Field Notes

Coming to Terms with Eggs

What could be more basic and simple than hen eggs? In the world of factory farming, there is nothing simple or basic about the production and marketing of nature’s most perfect protein. Rather, it’s a swirl of verbal obfuscation. Which is why a glossary is so very handy.

Our list of egg-related words comes both from the great work done by Petaluma artist and activist Douglas Gayeton and his Lexicon of Sustainability project (from which we borrowed the featured image) and the guidelines set out by the sustainable food system and farmers’ market folks at San Francisco’s Center for Urban Education about Sustainable Agriculture (CUESA).

But really, even with all of the complicated marketing terms that have been applied to eggs, it’s simple to find fresh healthy eggs from free healthy hens if you buy from a farmer.

When you can’t do that, we suggest you look for the words “organic” and “pasture-raised” on the grocery store product.

Here’s what to look for — and look out for! — when buying eggs.

  • Cage-free: Hens live without cages in indoor facilities and do not necessarily have access to the outdoors. The amount of space per hen varies by producer. The term “barn-roaming” more accurately describes this principle.
  • Fertile: These eggs come from hens that live with roosters. Most are cage free.
  • Free-range (free-roaming): The term simply means the hens “have been allowed access to the outside,” but for an undetermined period of time. These hens may be, but generally are not, raised outdoors. These regulations do not specify the quality or size of the outside range nor the duration of time the animal must be allowed access to this space.From a sustainability perspective, indoor free range egg facilities are a far cry from pasture-based operations, but the eggs have been shown to be safer for consumers than eggs from caged hens. In fact, 16 different studies have shown that eggs from caged chickens are much more likely to be carriers of salmonella.
  • Hormone-free: The use of hormones in laying hens was banned in the 1960s, but that meaningless designation is still used.
  • Naturally Raised: Livestock which was raised without the use of growth promotants, antibiotics, under these certified animals are allowed to have parasitic medicine, but not given food with animal byproducts to eat.
  • Organic: Hens are given only certified organic vegetarian feed without pesticides, fungicides, fertilizers or antibiotics. Hens have access to the outdoors. Organic chicken operations must be certified by designated agencies.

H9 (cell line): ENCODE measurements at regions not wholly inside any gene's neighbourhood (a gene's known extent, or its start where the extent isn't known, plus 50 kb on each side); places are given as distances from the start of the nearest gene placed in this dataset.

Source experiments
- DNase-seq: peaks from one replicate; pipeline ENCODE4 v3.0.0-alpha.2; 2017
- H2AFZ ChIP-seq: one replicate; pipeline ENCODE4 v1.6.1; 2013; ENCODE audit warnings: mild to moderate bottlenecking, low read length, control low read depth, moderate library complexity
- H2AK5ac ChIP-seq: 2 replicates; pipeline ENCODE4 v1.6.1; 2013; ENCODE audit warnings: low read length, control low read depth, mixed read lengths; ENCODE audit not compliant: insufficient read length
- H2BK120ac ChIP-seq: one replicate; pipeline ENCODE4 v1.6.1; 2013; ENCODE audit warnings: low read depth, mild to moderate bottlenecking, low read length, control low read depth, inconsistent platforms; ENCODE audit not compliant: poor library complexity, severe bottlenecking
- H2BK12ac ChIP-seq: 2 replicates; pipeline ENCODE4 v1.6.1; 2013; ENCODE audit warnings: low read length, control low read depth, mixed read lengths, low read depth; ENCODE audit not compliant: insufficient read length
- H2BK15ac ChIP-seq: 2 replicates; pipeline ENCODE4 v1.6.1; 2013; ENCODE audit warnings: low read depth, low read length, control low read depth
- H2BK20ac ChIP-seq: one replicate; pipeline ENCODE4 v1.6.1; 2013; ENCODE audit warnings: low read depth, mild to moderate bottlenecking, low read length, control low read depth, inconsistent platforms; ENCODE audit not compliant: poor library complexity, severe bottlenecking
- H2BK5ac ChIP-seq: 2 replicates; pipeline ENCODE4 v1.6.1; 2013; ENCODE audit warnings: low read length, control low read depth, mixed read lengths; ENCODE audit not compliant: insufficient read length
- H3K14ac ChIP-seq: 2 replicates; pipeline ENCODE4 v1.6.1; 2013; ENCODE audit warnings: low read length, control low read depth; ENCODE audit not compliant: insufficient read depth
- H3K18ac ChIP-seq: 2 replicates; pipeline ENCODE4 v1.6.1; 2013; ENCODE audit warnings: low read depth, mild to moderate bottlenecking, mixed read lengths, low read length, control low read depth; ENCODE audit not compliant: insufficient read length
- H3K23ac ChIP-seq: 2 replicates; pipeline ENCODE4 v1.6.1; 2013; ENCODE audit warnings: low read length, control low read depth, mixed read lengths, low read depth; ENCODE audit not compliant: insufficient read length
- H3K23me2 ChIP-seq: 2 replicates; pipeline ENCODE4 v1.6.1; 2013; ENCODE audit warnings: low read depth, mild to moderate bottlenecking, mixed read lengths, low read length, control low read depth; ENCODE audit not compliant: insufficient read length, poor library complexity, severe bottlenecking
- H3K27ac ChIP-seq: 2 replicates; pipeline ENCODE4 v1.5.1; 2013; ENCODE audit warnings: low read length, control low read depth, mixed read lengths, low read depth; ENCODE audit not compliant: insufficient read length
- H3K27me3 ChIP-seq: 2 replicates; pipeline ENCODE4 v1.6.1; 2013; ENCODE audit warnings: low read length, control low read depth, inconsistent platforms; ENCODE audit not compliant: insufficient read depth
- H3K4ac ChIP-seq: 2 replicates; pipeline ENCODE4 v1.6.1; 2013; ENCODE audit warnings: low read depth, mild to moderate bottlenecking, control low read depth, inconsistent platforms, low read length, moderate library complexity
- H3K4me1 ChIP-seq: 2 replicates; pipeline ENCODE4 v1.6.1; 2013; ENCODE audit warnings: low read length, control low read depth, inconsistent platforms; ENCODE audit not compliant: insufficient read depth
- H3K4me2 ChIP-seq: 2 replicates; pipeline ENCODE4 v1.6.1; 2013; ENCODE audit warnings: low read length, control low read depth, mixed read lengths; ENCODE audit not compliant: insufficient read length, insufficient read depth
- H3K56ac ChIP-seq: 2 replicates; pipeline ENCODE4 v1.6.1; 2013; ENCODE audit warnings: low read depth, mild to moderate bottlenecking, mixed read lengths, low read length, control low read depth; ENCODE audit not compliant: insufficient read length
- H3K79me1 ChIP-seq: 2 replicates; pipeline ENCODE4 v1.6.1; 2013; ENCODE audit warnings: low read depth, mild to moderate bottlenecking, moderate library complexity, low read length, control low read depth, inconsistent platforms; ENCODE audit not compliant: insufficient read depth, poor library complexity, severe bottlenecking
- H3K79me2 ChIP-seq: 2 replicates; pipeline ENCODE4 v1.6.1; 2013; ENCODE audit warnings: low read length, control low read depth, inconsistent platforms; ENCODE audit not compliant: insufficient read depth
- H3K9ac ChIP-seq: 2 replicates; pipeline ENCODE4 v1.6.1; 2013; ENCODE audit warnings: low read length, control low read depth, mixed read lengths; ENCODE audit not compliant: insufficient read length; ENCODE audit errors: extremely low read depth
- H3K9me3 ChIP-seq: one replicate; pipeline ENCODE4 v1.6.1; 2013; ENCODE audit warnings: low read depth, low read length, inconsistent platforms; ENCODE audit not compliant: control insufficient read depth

• Pastured: Hens are raised outdoors on pasture, usually using movable enclosures (hens also have access to a coop for shelter and egg laying). This enables hens to eat a variety of natural foods, such as different grasses, seeds and insects. Some scientific evidence indicates that, because of this diet, eggs from pasture-raised hens have less cholesterol and fat, higher omega-3 fatty acids, and higher amounts of lutein, beta-carotene, and vitamins A & E.The term “pasture-raised” is not regulated; it is up to the producer to provide eaters with a certain level of transparency around their operation and up to the eater to ask questions. The term is sometimes used by farmers who wish to distinguish themselves from the industrialized “free-range” term.
  • Vegetarian: Eggs are produced by hens whose feed is free of animal by-products. Remember: happy chickens that are pastured eat their share of worms and other yummy things that live where their beaks roam!

Try our recipe for perfectly coddled eggs and learn to make vases out of the shells!

Eat Good Food

Millet History

A healthful grain that can grow with little water and is a nutritious substitute for rice or quinoa, millet has a long history.


Cooking, Eat Good Food, Foodshed

Farro, An Old World Grain

Farro is an old world grain with a complex, nutty flavor. From protein-packed grain salads to hearty winter stews and savory brunch staples, its possibilities are endless.

While we often think of farro as just one grain, the term actually refers to three ancient wheat varieties grouped by size. In Italian, the three varieties of farro are known as farro piccolo (small), medio (medium), and grande (large). Of those three, medium-sized emmer is the most widely available domestically.

History and Harvest

Farro originated in the Fertile Crescent, located in what is now Iraq, Iran, and Turkey. Farro is still an important crop grown and consumed today in Italy, as well as in Ethiopia, which was once briefly under Italian rule.